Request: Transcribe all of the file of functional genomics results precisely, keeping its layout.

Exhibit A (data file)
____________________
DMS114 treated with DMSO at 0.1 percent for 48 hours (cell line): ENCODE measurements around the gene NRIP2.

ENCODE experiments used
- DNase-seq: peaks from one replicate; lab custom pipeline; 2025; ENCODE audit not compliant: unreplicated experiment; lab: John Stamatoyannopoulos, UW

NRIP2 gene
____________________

DMS114 treated with DMSO at 0.1 percent for 48 hours (cell line): ENCODE measurements around the gene NRIP2.

ENCODE experiments used
- DNase-seq: peaks from one replicate; lab custom pipeline; 2025; ENCODE audit not compliant: unreplicated experiment; lab: John Stamatoyannopoulos, UW

NRIP2 gene